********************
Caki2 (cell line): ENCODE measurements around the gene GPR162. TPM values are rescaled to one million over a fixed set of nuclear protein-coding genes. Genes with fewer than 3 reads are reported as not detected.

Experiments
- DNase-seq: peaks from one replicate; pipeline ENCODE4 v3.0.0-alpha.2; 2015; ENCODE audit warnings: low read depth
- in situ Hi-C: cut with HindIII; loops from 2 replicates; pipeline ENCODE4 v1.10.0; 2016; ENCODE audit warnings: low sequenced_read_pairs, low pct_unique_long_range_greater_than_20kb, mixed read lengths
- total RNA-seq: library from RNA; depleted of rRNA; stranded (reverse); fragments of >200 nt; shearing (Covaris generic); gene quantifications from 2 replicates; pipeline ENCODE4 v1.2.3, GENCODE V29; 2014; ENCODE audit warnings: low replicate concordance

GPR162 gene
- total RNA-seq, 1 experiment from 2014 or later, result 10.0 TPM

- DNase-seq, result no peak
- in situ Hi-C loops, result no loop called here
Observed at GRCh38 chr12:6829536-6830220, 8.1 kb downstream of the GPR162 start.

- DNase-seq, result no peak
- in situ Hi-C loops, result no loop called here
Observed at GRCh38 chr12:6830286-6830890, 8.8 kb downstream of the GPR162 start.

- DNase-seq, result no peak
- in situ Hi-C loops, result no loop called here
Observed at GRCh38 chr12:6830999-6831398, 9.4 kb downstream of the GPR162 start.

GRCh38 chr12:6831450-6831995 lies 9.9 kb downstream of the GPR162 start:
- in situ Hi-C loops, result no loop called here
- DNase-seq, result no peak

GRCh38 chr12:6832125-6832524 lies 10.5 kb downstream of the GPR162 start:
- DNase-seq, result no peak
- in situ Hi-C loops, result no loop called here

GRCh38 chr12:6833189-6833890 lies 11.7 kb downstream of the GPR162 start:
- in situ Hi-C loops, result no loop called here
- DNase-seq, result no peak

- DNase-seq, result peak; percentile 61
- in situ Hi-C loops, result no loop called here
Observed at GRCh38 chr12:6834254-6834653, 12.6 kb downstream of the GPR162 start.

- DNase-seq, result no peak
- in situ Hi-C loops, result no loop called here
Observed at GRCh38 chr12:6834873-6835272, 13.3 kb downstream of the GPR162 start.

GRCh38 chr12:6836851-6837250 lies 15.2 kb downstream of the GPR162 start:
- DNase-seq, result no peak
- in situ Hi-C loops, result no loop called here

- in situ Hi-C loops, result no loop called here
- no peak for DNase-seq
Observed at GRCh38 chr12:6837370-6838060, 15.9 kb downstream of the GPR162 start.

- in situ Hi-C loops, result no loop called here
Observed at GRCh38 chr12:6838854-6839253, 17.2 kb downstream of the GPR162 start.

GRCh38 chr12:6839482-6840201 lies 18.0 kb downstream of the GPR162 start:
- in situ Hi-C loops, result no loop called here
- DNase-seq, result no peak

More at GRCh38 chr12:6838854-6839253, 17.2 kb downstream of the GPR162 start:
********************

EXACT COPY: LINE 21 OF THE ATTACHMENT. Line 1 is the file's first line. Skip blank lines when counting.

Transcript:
- DNase-seq, result no peak